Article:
A RECORD NUMBER OF JOURNALISTS ARE IN JAIL, CPJ CENSUS FINDS
Turkey holds at least 81 journalists, fueling global high of 259
New York, December 13, 2016--Turkey's unprecedented crackdown on media brought the total number of jailed journalists worldwide to the highest number since the Committee to Protect Journalists began taking an annual census in 1990.
As of December 1, 2016, there were 259 journalists in jail around the world. Turkey had at least 81 journalists behind bars, according to CPJ's records, the highest number in any one country at a time-and every one of them faces anti-state charges. Dozens of other journalists are imprisoned in Turkey, but CPJ was unable to confirm a direct link to their work.
China, which was the world's worst jailer of journalists in 2014 and 2015, dropped to the second spot with 38 journalists in jail. Egypt, Eritrea, and Ethiopia are third, fourth and fifth worst jailers of journalists, respectively. Combined, the top five countries on CPJ's census were responsible for jailing more than two-thirds of all journalists in prison worldwide.
"Journalists working to gather and share information are performing a public service and their rights are protected under international law. It is shocking therefore that so many governments are violating their international commitments by jailing journalists and suppressing critical speech," said CPJ Executive Director Joel Simon. "Turkey is at the vanguard of this authoritarian trend. Every day that Turkey's journalists languish in jail in violation of that country's own laws, Turkey's standing in the world is diminished."
This year marks the first time since 2008 that Iran was not among the top five worst jailers, as many of those sentenced in the 2009 post-election crackdown have served their sentences and been released. The Americas region, which had no jailed journalists in 2015, appears on this year's census with a total of four journalists in prison.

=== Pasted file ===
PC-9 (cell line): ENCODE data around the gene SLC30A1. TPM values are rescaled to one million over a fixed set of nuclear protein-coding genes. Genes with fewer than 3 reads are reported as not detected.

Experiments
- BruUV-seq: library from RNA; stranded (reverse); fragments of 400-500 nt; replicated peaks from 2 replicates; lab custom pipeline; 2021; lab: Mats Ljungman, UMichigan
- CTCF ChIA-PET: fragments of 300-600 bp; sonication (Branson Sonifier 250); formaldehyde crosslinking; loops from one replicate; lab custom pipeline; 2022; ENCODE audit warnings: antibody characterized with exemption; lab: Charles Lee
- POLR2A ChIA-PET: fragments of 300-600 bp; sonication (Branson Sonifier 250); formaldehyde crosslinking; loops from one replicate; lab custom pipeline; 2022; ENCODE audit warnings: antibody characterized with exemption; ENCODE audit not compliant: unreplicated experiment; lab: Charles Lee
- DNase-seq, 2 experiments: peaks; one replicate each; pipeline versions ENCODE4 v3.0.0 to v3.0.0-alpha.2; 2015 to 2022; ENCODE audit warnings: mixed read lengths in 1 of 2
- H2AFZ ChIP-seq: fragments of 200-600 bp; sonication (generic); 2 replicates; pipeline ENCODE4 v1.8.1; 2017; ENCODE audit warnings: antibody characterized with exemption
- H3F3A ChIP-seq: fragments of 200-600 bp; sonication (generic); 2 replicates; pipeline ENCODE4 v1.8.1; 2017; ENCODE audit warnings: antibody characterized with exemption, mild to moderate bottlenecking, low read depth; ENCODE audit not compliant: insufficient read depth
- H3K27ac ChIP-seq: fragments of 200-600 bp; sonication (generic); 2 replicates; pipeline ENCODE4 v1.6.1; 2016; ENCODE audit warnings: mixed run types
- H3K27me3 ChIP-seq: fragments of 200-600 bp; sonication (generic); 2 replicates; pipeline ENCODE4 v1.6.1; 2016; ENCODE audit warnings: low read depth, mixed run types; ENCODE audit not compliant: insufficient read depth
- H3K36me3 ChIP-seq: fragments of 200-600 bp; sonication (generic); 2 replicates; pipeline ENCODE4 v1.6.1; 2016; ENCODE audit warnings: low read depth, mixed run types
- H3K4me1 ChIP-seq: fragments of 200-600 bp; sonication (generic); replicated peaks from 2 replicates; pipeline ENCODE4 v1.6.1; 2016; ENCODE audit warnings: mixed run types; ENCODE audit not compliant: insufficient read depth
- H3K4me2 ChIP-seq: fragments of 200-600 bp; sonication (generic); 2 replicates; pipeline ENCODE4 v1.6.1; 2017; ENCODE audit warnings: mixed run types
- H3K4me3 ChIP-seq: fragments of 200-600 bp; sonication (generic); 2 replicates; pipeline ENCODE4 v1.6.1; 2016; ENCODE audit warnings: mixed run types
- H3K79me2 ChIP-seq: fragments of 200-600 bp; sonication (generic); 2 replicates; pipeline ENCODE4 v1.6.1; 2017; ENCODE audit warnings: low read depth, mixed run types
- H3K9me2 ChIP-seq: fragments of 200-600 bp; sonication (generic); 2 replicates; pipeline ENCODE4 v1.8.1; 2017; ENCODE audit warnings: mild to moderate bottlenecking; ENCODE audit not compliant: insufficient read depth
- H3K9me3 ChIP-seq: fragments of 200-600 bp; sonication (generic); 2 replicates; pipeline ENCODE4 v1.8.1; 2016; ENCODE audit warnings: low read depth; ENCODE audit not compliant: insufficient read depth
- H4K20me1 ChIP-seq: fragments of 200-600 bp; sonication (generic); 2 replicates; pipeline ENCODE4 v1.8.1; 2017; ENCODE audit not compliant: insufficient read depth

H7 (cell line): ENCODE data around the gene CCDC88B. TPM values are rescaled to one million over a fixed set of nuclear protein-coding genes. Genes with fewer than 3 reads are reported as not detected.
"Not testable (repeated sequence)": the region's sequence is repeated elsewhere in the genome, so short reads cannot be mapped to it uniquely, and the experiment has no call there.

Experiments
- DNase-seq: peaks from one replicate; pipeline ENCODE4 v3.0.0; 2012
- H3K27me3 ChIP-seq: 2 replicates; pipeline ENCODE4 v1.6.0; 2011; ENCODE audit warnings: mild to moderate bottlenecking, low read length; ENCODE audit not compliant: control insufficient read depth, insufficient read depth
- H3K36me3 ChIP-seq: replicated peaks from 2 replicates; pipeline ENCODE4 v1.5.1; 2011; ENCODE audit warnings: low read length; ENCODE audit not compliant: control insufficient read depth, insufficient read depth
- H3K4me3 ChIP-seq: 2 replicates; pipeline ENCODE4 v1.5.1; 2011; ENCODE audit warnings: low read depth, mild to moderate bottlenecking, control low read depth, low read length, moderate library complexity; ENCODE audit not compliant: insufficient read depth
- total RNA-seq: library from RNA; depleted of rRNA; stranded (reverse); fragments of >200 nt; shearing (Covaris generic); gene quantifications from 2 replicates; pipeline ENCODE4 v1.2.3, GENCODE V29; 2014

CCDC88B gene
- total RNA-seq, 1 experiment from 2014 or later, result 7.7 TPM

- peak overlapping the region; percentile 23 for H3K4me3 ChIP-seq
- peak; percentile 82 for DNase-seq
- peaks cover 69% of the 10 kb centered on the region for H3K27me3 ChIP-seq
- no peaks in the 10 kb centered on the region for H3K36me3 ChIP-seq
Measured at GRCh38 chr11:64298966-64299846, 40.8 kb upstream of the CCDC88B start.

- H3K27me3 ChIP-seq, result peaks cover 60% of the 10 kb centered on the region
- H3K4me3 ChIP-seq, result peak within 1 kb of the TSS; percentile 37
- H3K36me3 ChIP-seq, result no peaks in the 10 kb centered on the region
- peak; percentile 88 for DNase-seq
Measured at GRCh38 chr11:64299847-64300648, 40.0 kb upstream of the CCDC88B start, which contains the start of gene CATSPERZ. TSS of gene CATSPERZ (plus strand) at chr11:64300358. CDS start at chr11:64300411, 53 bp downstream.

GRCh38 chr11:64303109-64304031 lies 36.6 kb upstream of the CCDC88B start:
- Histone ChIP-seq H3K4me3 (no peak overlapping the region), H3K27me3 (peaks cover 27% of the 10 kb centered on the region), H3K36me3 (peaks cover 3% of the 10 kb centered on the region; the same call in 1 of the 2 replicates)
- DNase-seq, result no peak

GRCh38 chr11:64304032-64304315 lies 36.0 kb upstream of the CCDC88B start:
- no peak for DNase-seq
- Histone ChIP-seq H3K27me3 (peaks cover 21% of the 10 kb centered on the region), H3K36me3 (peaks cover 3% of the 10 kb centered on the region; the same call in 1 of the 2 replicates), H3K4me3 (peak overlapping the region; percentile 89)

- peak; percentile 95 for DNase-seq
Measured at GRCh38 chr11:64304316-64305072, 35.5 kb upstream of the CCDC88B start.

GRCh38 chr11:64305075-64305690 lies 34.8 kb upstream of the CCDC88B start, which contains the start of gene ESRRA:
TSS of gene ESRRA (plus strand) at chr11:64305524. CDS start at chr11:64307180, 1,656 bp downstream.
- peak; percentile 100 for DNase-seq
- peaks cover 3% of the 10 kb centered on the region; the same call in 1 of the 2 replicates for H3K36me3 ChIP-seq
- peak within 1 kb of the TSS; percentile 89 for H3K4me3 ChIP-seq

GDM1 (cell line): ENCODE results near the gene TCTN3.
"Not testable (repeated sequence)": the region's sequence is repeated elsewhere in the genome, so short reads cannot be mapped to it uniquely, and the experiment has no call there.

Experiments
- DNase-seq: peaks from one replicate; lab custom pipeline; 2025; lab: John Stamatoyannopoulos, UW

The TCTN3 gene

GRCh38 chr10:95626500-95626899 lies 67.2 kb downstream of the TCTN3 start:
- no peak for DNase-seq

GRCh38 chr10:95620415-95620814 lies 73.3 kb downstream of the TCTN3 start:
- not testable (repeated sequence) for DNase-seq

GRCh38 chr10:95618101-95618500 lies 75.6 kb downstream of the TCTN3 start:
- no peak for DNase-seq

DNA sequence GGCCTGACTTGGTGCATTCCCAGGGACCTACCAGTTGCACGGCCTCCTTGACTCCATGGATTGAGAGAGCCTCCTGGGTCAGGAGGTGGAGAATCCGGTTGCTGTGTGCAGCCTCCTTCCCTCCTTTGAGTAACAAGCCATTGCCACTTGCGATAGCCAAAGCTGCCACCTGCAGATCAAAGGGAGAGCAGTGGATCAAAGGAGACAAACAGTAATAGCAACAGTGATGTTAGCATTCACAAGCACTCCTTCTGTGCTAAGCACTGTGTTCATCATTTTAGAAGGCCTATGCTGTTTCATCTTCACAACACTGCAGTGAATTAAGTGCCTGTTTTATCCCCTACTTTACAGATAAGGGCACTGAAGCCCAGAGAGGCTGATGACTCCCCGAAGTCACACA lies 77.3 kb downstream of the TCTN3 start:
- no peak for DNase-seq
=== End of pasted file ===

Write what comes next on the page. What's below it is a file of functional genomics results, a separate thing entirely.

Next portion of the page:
According to CPJ's census, nearly three-quarters of the 259 journalists in jail globally face anti-state charges. About 20 percent of journalists in prison are freelancers-a percentage that has steadily declined since 2011. The vast majority of journalists in jail worked online and/or in print, while about 14 percent are broadcast journalists.
The prison census accounts only for journalists in government custody and does not include those who have disappeared or are held captive by non-state groups. (These cases-such as freelance British journalist John Cantlie, held by the militant group Islamic State-are classified as "missing" or "abducted.") CPJ estimates that at least 40 journalists are missing or kidnapped in the Middle East and North Africa.
The census catalogs journalists imprisoned as of midnight on December 1, 2016, and indicates the country where held, charge, and medium of work for each imprisoned journalist. It does not include the many journalists who were imprisoned during the year but released prior to December 1.
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While it is possible for us to racially discriminate or judge people we know, the chances of judging people we know diminish significantly the more we know them. An easy example of the importance of understanding others is the attitude people develop when they want to harm others or when they want to deny them something valuable. Essentially, before you fight someone, you insult them. Insults are attempts at diminishing the value of people, an attempt at estranging them, as Toni Morrison argued in The Origin of Others. It is easy to discriminate against strangers or make others strangers or dehumanized in order to discriminate against them.